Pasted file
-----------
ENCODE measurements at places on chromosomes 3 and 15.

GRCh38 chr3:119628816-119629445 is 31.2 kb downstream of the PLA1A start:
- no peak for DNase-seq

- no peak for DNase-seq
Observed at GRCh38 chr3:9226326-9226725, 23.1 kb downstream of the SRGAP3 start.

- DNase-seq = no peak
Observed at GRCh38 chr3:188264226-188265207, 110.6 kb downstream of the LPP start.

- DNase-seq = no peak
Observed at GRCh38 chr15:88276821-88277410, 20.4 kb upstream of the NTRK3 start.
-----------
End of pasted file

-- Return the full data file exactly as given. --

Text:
ENCODE measurements at places on chromosomes 3 and 15.

GRCh38 chr3:119628816-119629445 is 31.2 kb downstream of the PLA1A start:
- no peak for DNase-seq

- no peak for DNase-seq
Observed at GRCh38 chr3:9226326-9226725, 23.1 kb downstream of the SRGAP3 start.

- DNase-seq = no peak
Observed at GRCh38 chr3:188264226-188265207, 110.6 kb downstream of the LPP start.

- DNase-seq = no peak
Observed at GRCh38 chr15:88276821-88277410, 20.4 kb upstream of the NTRK3 start.